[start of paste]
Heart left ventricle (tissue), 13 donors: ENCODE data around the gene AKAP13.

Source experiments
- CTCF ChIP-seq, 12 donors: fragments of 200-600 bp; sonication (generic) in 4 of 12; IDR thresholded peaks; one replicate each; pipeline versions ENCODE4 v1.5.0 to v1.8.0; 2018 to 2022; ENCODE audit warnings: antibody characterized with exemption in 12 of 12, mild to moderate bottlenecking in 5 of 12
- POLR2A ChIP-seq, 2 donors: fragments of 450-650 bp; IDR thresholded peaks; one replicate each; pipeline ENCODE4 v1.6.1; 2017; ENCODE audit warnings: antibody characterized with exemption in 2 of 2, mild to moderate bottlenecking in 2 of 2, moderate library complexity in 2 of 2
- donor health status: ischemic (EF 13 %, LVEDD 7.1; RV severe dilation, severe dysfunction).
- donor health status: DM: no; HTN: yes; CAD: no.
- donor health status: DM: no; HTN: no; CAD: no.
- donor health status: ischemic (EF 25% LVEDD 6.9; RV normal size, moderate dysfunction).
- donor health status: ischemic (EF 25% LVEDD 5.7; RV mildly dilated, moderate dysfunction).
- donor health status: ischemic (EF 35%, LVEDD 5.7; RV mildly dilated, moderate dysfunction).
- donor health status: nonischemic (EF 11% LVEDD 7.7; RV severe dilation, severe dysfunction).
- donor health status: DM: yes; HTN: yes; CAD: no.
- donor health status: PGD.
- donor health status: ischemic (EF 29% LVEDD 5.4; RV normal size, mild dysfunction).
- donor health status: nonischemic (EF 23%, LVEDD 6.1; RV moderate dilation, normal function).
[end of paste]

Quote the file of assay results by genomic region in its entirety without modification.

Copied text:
Heart left ventricle (tissue), 13 donors: ENCODE data around the gene AKAP13.

Source experiments
- CTCF ChIP-seq, 12 donors: fragments of 200-600 bp; sonication (generic) in 4 of 12; IDR thresholded peaks; one replicate each; pipeline versions ENCODE4 v1.5.0 to v1.8.0; 2018 to 2022; ENCODE audit warnings: antibody characterized with exemption in 12 of 12, mild to moderate bottlenecking in 5 of 12
- POLR2A ChIP-seq, 2 donors: fragments of 450-650 bp; IDR thresholded peaks; one replicate each; pipeline ENCODE4 v1.6.1; 2017; ENCODE audit warnings: antibody characterized with exemption in 2 of 2, mild to moderate bottlenecking in 2 of 2, moderate library complexity in 2 of 2
- donor health status: ischemic (EF 13 %, LVEDD 7.1; RV severe dilation, severe dysfunction).
- donor health status: DM: no; HTN: yes; CAD: no.
- donor health status: DM: no; HTN: no; CAD: no.
- donor health status: ischemic (EF 25% LVEDD 6.9; RV normal size, moderate dysfunction).
- donor health status: ischemic (EF 25% LVEDD 5.7; RV mildly dilated, moderate dysfunction).
- donor health status: ischemic (EF 35%, LVEDD 5.7; RV mildly dilated, moderate dysfunction).
- donor health status: nonischemic (EF 11% LVEDD 7.7; RV severe dilation, severe dysfunction).
- donor health status: DM: yes; HTN: yes; CAD: no.
- donor health status: PGD.
- donor health status: ischemic (EF 29% LVEDD 5.4; RV normal size, mild dysfunction).
- donor health status: nonischemic (EF 23%, LVEDD 6.1; RV moderate dilation, normal function).